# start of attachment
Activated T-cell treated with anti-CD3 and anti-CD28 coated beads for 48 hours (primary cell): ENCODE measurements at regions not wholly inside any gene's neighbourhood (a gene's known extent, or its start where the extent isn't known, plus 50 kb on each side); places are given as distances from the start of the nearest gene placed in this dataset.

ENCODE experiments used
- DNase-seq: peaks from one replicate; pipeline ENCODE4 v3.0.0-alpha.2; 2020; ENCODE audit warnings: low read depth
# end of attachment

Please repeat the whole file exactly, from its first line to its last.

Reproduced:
Activated T-cell treated with anti-CD3 and anti-CD28 coated beads for 48 hours (primary cell): ENCODE measurements at regions not wholly inside any gene's neighbourhood (a gene's known extent, or its start where the extent isn't known, plus 50 kb on each side); places are given as distances from the start of the nearest gene placed in this dataset.

ENCODE experiments used
- DNase-seq: peaks from one replicate; pipeline ENCODE4 v3.0.0-alpha.2; 2020; ENCODE audit warnings: low read depth